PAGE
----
With their passports invalid and with no other choice, Maha and Wafa again sought protection from their digital community of Saudi women. Over the next few days, the community responded in droves. Twitter followed suite, at times resembling some kind of electronic Underground Railroad.
People from all over the world retweeted the Saudi sisters’ requests for aid, ferrying their calls for support and protection to mainstream media outlets, where they no longer could be ignored.
The UN refugee agency, UNHCR, was bombarded with so many messages that it tweeted, “UNHCR does not comment on individual cases, including for reasons of confidentiality and data protection. We are closely monitoring the situation of the two sisters from Saudi Arabia who are currently in Georgia.”
By the end of the first day #SaveSaudiSisters was trending on Twitter. Rarely are social media accounts this uplifting.
Return of the Saudi Sisters
After an overwrought 24 hours of radio silence, despite desperate appeals from their growing Twitter following, the al-Subaie girls turned up back in Tbilisi. They had been blocked out of their Twitter account for unknown reasons, but they were safe at least for the moment.
Video footage showed Maha and Wafa arriving with government escort at the Migration Department of the Ministry of Internal Affairs of Georgia. In a statement on Thursday, the Georgian police announced that they had visited the girls at their temporary flat “to offer assistance and security guarantees to the women and inform them about procedures on getting asylum in Georgia.”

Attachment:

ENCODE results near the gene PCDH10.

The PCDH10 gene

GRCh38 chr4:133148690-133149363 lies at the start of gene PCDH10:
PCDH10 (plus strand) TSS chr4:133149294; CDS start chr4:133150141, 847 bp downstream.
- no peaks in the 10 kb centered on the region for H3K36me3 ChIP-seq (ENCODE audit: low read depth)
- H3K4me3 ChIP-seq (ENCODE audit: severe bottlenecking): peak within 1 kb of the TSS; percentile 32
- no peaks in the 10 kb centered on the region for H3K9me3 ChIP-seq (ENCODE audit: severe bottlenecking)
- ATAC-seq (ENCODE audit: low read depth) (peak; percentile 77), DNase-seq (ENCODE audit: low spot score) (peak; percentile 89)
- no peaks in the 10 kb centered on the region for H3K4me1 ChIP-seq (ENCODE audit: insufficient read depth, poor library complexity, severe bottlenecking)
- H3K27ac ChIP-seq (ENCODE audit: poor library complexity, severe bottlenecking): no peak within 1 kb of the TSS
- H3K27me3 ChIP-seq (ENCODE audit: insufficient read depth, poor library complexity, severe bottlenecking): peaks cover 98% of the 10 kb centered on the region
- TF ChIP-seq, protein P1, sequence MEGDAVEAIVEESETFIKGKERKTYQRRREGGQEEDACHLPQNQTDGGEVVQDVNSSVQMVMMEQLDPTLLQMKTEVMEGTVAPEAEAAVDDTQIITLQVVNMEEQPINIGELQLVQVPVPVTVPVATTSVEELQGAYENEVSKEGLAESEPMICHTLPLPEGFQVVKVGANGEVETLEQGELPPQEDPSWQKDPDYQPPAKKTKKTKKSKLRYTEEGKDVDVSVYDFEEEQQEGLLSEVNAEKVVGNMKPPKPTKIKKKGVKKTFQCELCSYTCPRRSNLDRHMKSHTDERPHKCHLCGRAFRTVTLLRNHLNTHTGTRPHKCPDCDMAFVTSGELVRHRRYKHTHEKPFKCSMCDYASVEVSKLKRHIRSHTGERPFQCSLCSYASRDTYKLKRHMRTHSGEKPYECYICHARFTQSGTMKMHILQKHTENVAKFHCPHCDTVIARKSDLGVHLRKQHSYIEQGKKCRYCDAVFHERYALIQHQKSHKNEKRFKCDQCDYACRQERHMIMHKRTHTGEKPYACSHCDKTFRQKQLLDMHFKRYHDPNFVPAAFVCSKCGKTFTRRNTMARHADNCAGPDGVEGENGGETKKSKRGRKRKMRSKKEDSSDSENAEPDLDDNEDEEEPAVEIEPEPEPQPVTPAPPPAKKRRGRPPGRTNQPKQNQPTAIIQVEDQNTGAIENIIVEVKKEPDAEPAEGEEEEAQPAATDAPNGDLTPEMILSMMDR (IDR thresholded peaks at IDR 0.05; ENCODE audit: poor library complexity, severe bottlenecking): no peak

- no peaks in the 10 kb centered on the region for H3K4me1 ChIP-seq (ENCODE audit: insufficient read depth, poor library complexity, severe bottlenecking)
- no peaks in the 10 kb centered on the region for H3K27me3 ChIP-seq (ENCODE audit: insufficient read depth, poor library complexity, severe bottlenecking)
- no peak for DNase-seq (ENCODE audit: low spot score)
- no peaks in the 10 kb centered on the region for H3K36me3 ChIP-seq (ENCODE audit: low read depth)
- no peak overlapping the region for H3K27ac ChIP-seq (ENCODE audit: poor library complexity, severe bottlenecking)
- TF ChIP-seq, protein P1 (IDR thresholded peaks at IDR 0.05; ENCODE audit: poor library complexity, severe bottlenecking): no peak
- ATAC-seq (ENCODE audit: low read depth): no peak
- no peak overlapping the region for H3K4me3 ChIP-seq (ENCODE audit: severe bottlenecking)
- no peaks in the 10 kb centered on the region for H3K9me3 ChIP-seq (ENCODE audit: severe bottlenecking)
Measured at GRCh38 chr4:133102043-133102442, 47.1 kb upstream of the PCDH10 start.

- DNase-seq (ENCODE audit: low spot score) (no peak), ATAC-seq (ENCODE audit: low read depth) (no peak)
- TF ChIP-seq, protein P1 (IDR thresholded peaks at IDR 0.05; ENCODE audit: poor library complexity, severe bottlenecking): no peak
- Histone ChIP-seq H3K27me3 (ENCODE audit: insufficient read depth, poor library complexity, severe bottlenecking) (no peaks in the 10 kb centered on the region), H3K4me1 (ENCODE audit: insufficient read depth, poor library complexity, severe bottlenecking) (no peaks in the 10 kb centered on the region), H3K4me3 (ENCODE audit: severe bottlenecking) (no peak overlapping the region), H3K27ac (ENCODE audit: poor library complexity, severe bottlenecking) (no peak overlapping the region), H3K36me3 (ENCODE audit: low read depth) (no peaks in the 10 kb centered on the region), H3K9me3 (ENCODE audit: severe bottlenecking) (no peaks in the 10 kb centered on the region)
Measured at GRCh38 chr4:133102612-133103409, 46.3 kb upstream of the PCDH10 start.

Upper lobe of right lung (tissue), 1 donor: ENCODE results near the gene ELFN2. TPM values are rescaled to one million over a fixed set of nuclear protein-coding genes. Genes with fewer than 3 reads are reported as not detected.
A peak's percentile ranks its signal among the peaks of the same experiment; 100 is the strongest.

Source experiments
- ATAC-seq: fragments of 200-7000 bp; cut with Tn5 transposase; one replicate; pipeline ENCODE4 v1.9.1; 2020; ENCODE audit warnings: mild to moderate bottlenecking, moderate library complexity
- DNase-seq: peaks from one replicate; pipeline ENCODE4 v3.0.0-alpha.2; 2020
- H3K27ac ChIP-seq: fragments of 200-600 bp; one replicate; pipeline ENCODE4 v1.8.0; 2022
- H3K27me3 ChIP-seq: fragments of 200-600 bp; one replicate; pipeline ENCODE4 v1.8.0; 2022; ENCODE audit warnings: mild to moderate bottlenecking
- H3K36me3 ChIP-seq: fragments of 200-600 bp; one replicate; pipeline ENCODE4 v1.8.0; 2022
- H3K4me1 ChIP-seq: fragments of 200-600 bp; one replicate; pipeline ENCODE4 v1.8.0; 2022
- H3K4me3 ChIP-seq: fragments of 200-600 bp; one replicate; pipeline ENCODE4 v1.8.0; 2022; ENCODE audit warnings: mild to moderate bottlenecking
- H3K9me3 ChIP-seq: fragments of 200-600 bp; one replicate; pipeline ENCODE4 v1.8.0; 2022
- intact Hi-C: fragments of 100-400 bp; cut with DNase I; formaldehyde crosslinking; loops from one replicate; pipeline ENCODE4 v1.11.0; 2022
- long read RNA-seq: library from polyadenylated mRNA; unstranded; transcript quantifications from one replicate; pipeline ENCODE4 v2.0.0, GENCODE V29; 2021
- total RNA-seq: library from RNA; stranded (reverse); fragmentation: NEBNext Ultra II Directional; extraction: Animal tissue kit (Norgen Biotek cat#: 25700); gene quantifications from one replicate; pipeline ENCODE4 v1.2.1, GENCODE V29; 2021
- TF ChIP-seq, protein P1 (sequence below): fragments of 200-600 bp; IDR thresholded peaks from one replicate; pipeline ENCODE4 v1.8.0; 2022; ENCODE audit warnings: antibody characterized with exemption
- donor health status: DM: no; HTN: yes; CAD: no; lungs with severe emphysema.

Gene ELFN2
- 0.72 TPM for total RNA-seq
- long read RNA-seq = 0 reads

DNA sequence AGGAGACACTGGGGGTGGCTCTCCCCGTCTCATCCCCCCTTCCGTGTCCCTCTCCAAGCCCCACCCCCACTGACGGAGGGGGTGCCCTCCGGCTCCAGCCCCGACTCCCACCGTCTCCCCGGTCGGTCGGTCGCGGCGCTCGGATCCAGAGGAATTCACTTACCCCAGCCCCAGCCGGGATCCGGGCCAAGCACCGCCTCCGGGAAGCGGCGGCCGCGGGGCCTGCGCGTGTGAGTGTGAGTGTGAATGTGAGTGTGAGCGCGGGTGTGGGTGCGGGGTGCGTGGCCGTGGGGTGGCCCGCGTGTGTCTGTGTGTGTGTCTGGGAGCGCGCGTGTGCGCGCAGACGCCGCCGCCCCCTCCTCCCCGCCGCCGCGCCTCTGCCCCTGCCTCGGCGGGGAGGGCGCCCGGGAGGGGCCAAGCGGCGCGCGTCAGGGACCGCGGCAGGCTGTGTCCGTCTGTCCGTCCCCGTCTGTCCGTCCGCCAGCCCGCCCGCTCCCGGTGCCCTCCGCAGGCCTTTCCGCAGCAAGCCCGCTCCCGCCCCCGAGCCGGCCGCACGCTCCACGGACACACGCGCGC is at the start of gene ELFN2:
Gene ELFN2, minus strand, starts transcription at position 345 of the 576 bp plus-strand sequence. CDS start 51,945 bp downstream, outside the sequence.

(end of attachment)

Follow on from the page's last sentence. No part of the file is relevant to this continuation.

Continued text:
Strangely, despite the girls’ insistence that family members were in Georgia searching for them, the police stated that the “family members, to whom Alsubaie sisters are referring to (sic) as posing a risk for them, those family members are not in Georgia at the moment.”
How the Georgian police could know this for certain and essentially prove a negative remains unclear, unless they know much more than they are letting on. Regardless of these assurances, Twitter and the secret networks of the Saudi dissidents who helped the girls escape were rife with rumors that a group of Saudis was already in Georgia, searching for the al-Subaie sisters.
According to an interview on CBC Radio’s As It Happens, when the sisters arrived at the French embassy in Tbilisi to request asylum, the embassy told the girls that a group of men had already come by asking for the girls.